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Gates, Walls and the Loss of Common Ground
We live in a world that has become increasingly paranoid about security. Terror is, however, also a ruse by which public space is being taken away from the public. The private security guard, underpaid and overworked, now monitors our entry into public spaces. Unknowingly he has become an agent of a new surveillance. He is trained to recognize the insider from the outsider. The identity card has become the new passport. A number of public spaces have slowly become off limits. The porous boundaries of spaces have now ceased to exist. Gates have closed citing security risks where earlier they were open.
The gate that divides the two largest post graduate women’s hostels in Delhi University was closed citing thefts. The gate was earlier open from 9pm at night till 6 am in the morning allowing personal and cultural interaction between students. Often it is the very materiality of newly renovated spaces which has made the congregation of people impossible. The garden around the Vivekanand Statue, in the Arts Faculty, Delhi University is one such example. In the past this garden embodied dissent, it was a place where people congregated, sat and discussed while the imposing statue of Vivekanand looked on. When the garden was replaced by concrete, the same space has become a barren landscape, too hot to spend time in, perhaps adding new meanings to the taciturnity of the statue that looks on. Where concrete didn’t work a garden did. The Shaheed Bhagat Singh Park, near ITO, has been enclosed. The park’s proximity to all the major newspaper houses is probably one reason.
The aesthetic of new spaces is the nature that the metropolis now boasts of. Like the serenity of nature that reinforces that all is right with the world, we now look to our sanitized worlds to reinforce our new prosperity. The swish, hip interiors of public spaces, along with new gadgets for scrutinizing who enters, have a way of enforcing etiquette of social congregation. We congregate in cafes with music too loud to carry on any conversation and the old places of community warn us that meetings are no longer permissible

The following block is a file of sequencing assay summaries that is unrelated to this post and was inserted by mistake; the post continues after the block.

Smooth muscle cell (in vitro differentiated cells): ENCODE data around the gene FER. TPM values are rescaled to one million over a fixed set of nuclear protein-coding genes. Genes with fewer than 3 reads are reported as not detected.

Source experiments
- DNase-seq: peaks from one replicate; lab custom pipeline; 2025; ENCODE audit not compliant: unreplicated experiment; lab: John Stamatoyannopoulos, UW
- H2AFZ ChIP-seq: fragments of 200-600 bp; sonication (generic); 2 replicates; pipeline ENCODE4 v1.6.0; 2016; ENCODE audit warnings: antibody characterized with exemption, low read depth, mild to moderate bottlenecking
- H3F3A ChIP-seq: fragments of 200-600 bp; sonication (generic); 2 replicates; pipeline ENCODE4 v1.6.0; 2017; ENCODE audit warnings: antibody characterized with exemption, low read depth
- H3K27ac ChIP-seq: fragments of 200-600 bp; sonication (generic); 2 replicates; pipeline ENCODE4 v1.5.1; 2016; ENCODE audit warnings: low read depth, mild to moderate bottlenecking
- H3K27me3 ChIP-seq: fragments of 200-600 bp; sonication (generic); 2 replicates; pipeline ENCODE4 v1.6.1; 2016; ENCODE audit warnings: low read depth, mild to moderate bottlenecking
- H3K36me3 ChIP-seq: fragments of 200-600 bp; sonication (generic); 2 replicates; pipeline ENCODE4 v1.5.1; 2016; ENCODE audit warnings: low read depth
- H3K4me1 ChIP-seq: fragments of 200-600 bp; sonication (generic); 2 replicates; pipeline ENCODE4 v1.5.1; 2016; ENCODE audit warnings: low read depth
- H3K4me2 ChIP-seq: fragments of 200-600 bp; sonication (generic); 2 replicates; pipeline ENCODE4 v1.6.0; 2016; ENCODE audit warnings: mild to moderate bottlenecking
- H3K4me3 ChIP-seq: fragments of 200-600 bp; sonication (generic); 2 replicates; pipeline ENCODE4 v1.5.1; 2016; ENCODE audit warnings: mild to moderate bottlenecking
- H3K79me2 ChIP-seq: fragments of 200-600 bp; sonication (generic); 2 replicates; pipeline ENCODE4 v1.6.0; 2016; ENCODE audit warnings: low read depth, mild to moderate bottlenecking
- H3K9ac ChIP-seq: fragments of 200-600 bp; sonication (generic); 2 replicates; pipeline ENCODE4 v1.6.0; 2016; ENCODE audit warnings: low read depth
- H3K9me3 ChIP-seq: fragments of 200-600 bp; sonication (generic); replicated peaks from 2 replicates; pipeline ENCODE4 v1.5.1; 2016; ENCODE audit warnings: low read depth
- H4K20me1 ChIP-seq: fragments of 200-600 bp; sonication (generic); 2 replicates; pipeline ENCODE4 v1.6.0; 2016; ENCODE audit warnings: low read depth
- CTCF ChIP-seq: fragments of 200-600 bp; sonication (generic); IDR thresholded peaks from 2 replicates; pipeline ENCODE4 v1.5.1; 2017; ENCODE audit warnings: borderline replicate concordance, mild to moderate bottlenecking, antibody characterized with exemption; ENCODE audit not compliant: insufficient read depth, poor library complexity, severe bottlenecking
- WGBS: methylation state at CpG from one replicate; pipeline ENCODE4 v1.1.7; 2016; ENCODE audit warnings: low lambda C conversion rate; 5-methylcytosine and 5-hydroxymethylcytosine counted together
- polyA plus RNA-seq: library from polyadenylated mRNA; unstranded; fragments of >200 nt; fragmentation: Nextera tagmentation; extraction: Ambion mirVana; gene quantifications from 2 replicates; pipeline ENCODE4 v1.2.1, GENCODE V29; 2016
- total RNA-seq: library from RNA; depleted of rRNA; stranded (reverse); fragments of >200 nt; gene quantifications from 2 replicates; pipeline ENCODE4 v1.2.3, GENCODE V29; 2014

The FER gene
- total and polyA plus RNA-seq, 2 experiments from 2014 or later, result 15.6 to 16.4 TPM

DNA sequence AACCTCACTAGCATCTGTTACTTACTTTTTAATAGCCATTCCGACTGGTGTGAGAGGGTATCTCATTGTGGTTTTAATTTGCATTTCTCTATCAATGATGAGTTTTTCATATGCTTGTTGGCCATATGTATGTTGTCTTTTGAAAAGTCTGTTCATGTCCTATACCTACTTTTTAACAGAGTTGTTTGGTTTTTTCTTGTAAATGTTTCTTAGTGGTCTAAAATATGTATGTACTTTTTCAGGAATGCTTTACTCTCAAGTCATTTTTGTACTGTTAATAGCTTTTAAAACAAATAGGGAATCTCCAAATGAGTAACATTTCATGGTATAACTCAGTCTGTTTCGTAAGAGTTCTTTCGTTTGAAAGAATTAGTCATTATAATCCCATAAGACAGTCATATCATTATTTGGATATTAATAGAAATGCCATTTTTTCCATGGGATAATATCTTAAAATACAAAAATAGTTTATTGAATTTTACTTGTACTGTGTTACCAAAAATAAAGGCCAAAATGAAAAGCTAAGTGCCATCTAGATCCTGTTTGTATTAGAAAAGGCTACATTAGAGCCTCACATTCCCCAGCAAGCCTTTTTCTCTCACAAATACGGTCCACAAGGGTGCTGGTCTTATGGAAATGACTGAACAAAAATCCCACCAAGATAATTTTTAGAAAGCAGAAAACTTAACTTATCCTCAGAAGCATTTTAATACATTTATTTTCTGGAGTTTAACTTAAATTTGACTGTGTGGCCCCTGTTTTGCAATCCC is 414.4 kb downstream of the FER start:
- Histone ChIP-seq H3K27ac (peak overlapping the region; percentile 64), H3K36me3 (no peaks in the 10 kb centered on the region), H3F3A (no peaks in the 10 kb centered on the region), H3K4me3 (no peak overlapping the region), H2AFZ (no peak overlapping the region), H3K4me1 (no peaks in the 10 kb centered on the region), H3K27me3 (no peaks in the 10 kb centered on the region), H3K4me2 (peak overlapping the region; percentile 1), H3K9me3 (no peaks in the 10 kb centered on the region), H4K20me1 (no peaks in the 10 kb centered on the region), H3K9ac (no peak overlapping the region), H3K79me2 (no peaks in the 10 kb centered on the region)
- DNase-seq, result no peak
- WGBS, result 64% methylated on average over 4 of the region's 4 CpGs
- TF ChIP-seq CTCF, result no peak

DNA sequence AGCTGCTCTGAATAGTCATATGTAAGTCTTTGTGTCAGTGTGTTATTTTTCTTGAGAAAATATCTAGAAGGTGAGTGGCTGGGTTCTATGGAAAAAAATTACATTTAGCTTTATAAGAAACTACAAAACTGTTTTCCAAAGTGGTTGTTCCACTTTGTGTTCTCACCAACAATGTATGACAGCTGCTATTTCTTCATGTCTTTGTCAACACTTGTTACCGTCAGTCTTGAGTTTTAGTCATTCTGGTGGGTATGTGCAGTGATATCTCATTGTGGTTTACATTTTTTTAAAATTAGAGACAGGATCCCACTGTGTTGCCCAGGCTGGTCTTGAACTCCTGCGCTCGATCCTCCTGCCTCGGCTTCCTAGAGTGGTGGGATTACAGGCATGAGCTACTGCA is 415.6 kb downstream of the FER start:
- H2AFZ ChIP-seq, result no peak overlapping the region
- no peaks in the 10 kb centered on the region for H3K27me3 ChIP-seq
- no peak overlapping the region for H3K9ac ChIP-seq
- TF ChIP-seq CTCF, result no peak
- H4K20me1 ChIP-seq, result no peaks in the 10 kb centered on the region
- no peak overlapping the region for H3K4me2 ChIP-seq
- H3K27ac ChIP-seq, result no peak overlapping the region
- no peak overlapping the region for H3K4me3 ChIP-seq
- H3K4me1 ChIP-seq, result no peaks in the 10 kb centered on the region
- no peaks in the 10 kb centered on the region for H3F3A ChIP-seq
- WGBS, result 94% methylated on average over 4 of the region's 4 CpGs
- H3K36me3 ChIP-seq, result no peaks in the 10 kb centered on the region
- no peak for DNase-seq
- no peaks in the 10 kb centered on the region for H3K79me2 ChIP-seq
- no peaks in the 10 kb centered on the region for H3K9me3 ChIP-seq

(For old frequenters of the Triveni Canteen, which was the hub for cultural groups to meet and discuss, the notice banning meetings and discussions comes as some surprise. It has become increasingly difficult to find places to perform and rehearse for free. Inside Bahawalpur House precincts of The National School of Drama, the popular depression known as the ‘Khud’ has been filled up and perhaps by accident, or more likely by design, is now a dump for malba)
The writing on the wall both literally and metaphorically, in Delhi, is clear that someone wants its walls to speak the language that endorses the new world. Wall writing has become impossible. Within a night the walls are sanitized with a fresh coat of paint. For example, in Delhi University, there are now select places for putting up posters. Ironically they are called “Walls of Democracy”. Our public walls speak to us. Who decides what gets said through them? A blank red brick wall tells us there are no stories to tell. An “ugly” wall talks to us, offends us, appeals to us and asks us to take positions.
The new public spaces are built on a new exclusivity. As soon as the old dhaba is replaced by a swanky new café, the prices on the menu go up. Renovation and up gradation in every public facility like a library or a hostel has necessarily meant beefing up security and exclusivity. Often enough, our demands for privacy or unhindered access to what we pay for has ensured that those less fortunate cannot access the same space. We are now spending less time with those whose ugliness might offend us. We don’t need to see them anymore. The polished, glass surfaces of the new spaces are our new futures. Futures with no memory of the past, of community and of dissent.
Joya John is a lecturer in the English department, Gargi College.